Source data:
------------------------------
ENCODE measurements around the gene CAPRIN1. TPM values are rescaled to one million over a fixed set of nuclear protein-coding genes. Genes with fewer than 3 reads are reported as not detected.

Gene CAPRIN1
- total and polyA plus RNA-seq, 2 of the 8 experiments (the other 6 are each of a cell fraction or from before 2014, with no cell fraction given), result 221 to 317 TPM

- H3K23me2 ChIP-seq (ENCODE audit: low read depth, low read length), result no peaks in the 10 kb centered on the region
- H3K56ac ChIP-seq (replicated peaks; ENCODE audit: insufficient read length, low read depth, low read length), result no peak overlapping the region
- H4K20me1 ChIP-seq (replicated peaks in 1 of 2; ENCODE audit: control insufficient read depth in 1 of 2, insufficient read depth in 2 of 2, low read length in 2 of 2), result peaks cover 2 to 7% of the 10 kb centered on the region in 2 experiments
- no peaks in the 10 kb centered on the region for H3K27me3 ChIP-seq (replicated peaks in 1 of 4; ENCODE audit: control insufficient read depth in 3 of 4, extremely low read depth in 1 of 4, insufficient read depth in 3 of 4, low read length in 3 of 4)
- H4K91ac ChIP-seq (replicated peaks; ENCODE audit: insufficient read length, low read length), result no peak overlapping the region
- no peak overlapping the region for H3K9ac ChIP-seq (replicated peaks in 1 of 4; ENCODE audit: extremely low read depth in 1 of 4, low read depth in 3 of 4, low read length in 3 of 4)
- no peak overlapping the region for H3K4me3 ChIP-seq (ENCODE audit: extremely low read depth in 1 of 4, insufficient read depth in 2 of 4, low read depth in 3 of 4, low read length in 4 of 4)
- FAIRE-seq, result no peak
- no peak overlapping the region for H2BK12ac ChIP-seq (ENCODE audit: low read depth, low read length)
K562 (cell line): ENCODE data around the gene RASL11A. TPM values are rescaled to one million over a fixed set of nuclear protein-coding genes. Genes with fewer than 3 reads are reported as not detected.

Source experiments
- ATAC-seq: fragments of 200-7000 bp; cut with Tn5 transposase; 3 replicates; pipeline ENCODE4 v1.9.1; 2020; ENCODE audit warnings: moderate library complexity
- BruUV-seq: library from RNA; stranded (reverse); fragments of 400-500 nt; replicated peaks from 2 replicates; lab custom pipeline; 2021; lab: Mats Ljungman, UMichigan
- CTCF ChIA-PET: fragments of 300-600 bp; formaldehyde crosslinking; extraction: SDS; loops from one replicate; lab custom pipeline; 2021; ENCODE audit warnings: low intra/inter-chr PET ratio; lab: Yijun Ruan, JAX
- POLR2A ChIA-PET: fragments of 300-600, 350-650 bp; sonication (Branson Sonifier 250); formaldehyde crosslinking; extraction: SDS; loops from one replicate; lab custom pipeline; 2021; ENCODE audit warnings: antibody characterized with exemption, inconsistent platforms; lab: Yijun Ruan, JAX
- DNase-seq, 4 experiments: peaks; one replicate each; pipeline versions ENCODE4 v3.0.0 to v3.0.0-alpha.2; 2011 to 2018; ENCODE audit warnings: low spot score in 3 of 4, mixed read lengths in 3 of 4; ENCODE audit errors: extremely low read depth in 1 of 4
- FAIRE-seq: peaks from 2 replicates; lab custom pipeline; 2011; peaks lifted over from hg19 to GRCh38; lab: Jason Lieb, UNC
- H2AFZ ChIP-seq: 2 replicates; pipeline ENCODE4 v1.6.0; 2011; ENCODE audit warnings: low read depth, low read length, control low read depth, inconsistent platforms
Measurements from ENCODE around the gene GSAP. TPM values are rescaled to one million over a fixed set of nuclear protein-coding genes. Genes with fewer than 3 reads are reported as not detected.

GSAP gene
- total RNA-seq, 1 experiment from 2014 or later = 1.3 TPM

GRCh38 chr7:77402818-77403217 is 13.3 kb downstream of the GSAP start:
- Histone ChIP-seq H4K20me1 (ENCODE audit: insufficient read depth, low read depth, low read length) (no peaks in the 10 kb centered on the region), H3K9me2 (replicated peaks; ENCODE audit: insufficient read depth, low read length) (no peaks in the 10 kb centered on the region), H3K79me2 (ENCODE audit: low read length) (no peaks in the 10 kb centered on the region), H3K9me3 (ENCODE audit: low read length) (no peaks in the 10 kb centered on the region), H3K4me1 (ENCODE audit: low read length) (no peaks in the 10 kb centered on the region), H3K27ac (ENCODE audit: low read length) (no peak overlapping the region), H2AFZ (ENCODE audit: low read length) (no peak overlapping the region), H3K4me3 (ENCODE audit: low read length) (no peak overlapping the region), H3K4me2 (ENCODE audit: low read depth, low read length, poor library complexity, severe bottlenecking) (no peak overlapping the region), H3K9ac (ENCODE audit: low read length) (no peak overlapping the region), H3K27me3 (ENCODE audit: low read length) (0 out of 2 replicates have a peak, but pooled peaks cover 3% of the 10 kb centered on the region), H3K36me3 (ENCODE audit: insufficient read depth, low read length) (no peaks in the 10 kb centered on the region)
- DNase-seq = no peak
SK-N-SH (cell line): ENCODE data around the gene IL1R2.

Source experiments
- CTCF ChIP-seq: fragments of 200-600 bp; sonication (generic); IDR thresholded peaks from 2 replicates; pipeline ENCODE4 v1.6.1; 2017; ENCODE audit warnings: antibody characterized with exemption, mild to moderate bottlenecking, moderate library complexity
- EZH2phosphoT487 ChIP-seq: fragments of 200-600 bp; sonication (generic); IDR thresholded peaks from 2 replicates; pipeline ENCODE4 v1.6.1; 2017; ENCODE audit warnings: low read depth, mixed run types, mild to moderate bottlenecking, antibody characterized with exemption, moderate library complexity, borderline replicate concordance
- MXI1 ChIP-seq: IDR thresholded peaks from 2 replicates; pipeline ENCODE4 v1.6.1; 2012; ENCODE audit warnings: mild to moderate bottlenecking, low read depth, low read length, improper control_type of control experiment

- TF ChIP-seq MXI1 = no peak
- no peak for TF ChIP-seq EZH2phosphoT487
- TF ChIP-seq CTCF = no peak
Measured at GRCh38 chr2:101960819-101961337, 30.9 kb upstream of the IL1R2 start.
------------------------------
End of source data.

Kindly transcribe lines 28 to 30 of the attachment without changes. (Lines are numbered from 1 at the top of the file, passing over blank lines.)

SK-N-SH (cell line): ENCODE data around the gene IL1R2.

Source experiments
- CTCF ChIP-seq: fragments of 200-600 bp; sonication (generic); IDR thresholded peaks from 2 replicates; pipeline ENCODE4 v1.6.1; 2017; ENCODE audit warnings: antibody characterized with exemption, mild to moderate bottlenecking, moderate library complexity